They might without doubt have trusted the Province's Money with a person mean enough to accept of such a Vote, who might have paid their Bills for them, or might have gone off with the Money. But if they choose to have responsible people, they must be content to make the proper allowance.
. The Commission due upon money sollicited and Bills paid, stands independent of the Salary of Office. And I gain'd you three times the amount of that Commission, by recovering a good part of one desperate debt only, which appears by your Letters to have been in a manner given
up: If the General Court wou'd have listen’d to my advice my Brother might have got for you the whole Ten thousand.
Have I often confined myself in Town during the hottest part of the Summer, at other times been at the
expense of expresses to Bath and Tunbridge, which I never charged to the account; Have we come posting out of Distant Counties at an hour's warning, in order to attend the Summons of the Treasury upon your business, and shall any one offer me a hundred a year for this?
The General Court may recollect that at the time of their choosing me their Agent, I knew nothing of their design. The appointment therefore was not of my seeking, but their own. I have served them with Fidelity and with attention, and, by my Brother's assistance, with a Success greater than they had the least hope of. The Province has in no year saved less than a Thousand, this year will probably reap two thousand Pounds Benefit from one single Act of Parliament, which he by himself plann'd, sollicited, and carried through both Houses, without putting the General Court to the Expence of a single Shilling: and even without their knowing any thing of the matter. A common Sollicitor's Bill, if he had employ'd one, wou'd have come to a hundred Pounds. In return for this the General Court voted him their barren thanks; and now offer me a Salary which is not equal to porterage and coach-hire.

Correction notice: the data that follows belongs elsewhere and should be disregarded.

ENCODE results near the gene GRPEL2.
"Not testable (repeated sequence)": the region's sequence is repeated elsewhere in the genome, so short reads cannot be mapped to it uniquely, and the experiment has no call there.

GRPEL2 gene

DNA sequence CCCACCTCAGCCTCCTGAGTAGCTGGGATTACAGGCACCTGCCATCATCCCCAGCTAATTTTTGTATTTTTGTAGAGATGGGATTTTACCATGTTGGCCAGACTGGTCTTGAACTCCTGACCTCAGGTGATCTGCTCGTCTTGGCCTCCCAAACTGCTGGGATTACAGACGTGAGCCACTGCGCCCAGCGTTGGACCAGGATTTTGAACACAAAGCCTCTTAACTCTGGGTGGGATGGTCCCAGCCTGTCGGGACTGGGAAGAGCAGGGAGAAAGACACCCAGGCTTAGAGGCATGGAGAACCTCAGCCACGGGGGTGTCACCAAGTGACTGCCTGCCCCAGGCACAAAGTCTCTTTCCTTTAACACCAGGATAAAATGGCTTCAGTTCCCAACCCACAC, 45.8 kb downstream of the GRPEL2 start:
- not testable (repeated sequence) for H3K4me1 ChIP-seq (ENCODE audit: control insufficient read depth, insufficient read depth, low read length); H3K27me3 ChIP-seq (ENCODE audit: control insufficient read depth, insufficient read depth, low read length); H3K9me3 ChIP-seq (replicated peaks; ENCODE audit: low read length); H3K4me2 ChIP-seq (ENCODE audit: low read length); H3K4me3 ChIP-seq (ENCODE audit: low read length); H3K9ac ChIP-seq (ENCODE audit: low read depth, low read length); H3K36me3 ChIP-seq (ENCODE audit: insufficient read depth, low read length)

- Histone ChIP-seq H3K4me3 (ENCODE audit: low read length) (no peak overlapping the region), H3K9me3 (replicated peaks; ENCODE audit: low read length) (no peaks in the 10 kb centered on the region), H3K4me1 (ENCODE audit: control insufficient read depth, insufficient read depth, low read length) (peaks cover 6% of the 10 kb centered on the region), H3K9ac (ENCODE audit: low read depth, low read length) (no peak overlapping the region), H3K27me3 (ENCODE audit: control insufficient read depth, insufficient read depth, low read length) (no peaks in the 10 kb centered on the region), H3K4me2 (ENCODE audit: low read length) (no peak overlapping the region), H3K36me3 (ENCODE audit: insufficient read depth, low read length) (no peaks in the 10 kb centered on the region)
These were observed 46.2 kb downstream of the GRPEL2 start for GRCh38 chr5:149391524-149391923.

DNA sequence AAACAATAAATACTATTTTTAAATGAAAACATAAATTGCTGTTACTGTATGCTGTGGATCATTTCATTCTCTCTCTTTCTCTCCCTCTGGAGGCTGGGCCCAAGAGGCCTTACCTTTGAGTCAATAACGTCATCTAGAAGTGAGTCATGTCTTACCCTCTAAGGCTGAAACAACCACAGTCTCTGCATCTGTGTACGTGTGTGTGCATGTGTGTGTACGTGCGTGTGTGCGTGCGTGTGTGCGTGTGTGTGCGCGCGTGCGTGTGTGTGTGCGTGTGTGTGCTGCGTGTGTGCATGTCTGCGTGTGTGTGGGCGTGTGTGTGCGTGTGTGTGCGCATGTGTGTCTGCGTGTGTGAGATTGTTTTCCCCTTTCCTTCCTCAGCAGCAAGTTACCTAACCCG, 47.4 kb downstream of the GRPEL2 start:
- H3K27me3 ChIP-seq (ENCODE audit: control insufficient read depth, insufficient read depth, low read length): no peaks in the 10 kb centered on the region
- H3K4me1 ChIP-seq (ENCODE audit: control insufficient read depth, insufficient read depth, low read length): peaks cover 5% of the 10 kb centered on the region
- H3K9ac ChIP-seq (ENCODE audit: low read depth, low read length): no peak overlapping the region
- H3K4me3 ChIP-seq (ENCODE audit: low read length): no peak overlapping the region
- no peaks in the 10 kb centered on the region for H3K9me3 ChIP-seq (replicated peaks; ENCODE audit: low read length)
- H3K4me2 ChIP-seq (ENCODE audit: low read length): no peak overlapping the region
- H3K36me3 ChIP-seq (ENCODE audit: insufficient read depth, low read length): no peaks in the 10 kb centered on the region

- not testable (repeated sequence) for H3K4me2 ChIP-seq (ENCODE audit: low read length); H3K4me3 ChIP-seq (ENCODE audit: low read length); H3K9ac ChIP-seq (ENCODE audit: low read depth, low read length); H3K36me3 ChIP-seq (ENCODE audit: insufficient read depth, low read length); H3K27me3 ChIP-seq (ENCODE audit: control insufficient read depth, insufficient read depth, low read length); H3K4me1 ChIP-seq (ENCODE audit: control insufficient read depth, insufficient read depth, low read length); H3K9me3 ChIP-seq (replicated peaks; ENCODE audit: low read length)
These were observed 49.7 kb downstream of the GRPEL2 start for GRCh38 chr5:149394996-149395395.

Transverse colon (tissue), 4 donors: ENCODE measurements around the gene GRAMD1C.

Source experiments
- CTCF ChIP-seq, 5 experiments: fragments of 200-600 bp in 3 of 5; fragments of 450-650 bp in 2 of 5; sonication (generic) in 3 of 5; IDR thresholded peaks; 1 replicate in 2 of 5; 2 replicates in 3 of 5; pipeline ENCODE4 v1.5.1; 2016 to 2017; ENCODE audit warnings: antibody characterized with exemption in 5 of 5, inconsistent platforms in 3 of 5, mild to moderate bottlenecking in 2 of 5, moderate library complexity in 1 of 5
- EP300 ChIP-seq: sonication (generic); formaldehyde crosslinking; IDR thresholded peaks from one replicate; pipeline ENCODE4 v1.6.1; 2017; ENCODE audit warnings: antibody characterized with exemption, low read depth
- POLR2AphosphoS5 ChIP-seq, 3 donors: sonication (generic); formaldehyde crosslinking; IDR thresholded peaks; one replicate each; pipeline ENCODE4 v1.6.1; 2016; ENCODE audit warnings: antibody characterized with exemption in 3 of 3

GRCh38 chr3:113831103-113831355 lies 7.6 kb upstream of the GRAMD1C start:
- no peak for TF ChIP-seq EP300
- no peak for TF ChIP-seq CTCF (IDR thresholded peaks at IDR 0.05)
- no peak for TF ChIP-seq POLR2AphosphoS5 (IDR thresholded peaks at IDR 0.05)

But I will not reproach them with either of our Services. They have from time to time voted their publick Thanks, and thereby put it out of their power to deny them. I shall ever wish to retain the good Opinion of the Province, and be ready to do them any good office; but the General Court must set a much higher value upon their thanks than I do, if they expect that they shou'd pass for a payment. Ever since I undertook the office, I have put myself to a standing expence of more than Three hundred a year in Clerks and other necessary requisites to their Service. Can the allowance of one hundred repay this? or does the General Court think their empty Compliments are equivalent for the other two? I was unavoidably obliged to keep another Carriage and pair of Horses upon the Province's Account: for I did not think it reasonable to confine my family at home, while I was waiting whole days together at the public offices to do their business.
I know too much of public assemblies to expect Gratitude from party: But I am sorry that your little dissentions should be continually standing in the way of the general Interest. Will it give dignity to the Character of any succeeding Agent, or add weight to his Sollicitations, to let it be seen in your Votes that he is a man whom you think capable of receiving a Salary not greater than the Gains of some of our Porters? Does the General Court hope to raise him in the Esteem of the several Boards here, by their thus publickly debasing him in their own. It were better for them surely to abate a little of the pompous title they give their Agent, and not let him stand as representative of the Province at the Court of Great Britain, before they sink him into Contempt by publickly voting him the Salary of a private Steward.
For myself, after having for every year of the Agency given and voted more than a hundred pounds to your publick charities, I will not accept of a Vote which in the terms of it appears to me to carry Insult added to Ingratitude.
If the General Court thinks fit to allow the Five Hundred pounds a year, as I shall charge in my Acco't directed